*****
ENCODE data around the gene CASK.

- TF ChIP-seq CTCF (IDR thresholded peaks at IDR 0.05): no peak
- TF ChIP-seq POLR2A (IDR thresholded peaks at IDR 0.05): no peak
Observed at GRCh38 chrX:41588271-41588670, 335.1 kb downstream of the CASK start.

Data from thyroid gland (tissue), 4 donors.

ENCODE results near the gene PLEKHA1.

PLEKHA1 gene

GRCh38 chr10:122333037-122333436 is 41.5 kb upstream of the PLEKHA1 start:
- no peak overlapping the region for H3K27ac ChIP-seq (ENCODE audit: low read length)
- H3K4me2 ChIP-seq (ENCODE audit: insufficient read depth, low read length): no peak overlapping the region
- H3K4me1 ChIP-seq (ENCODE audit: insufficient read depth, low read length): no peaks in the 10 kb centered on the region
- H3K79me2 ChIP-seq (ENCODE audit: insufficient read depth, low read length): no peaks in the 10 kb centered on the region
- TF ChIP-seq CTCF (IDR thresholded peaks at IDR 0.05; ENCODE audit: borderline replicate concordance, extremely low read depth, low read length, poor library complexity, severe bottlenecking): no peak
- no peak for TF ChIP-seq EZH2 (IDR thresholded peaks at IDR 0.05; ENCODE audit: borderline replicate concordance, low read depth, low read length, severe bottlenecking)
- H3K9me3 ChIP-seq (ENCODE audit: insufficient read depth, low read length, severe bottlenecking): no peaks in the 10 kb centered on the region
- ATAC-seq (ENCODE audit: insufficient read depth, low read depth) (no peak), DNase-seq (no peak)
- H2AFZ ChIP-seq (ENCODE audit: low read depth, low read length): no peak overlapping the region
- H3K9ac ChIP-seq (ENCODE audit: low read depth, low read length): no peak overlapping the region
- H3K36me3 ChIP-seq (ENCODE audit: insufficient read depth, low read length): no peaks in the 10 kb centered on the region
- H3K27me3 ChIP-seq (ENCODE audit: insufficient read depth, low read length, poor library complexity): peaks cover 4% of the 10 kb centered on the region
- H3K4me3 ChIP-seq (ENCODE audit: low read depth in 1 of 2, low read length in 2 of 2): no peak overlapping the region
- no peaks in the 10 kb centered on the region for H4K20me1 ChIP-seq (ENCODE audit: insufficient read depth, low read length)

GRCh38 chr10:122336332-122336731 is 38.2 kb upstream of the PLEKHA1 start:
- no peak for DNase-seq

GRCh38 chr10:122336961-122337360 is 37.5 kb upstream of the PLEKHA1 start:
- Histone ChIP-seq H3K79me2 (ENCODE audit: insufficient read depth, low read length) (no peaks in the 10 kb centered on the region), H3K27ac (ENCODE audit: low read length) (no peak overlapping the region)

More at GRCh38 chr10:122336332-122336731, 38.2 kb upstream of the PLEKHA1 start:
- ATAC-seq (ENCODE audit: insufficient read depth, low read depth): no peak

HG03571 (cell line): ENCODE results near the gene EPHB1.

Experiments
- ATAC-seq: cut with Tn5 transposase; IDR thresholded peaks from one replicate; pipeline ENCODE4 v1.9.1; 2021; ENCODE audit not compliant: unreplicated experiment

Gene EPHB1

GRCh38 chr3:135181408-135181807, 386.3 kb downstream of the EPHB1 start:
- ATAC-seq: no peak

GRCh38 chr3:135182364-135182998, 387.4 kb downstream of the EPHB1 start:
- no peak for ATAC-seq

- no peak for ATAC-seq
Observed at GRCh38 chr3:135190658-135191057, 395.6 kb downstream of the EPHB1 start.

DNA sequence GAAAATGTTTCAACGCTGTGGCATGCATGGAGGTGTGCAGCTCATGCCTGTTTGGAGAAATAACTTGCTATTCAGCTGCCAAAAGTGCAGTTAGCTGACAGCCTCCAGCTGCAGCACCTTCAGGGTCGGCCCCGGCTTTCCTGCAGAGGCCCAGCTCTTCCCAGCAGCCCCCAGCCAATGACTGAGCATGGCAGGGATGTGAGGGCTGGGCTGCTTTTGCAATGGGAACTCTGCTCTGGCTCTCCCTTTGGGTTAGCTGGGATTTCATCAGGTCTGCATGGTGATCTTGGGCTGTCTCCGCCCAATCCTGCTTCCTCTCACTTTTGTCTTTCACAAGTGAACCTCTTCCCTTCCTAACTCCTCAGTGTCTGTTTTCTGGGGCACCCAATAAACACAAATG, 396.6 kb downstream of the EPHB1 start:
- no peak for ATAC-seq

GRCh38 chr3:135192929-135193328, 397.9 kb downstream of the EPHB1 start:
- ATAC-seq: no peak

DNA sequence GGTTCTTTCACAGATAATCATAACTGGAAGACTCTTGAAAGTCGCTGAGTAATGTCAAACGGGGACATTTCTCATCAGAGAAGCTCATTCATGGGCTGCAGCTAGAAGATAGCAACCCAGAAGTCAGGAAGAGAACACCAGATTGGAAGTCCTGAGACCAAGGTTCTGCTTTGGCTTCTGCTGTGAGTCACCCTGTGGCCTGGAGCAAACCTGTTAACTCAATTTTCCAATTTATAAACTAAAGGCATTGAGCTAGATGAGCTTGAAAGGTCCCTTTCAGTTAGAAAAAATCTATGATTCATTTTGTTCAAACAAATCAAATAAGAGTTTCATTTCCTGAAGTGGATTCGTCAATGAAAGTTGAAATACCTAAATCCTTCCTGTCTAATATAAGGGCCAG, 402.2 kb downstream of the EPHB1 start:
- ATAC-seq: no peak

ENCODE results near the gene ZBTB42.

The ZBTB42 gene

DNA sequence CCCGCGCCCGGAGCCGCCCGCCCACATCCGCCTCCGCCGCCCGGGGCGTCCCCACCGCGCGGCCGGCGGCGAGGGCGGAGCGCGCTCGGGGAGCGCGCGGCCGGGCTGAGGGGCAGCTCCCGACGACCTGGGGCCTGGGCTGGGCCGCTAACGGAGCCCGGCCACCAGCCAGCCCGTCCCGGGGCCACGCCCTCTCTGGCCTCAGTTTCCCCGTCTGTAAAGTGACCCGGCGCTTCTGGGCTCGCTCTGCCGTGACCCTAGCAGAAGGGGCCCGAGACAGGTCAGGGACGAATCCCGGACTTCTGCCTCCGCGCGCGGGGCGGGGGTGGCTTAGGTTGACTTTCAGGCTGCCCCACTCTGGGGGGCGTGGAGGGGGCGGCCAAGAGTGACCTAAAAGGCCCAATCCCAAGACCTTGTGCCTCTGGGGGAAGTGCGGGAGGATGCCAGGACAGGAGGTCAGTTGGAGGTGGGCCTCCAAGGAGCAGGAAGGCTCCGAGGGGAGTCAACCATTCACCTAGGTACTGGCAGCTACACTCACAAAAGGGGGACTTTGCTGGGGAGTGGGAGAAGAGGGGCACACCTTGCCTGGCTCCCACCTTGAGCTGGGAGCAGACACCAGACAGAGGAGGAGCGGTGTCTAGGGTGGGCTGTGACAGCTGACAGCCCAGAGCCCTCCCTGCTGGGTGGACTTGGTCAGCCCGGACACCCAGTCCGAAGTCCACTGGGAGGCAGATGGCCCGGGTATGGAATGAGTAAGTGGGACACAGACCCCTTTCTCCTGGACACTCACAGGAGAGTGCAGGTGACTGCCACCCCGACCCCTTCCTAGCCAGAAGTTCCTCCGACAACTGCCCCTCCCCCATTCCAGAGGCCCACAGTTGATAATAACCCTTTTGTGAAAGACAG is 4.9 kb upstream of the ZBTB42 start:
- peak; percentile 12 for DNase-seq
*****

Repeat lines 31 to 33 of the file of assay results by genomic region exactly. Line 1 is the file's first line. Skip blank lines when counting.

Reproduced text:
- ATAC-seq: cut with Tn5 transposase; IDR thresholded peaks from one replicate; pipeline ENCODE4 v1.9.1; 2021; ENCODE audit not compliant: unreplicated experiment

Gene EPHB1

GRCh38 chr3:135181408-135181807, 386.3 kb downstream of the EPHB1 start: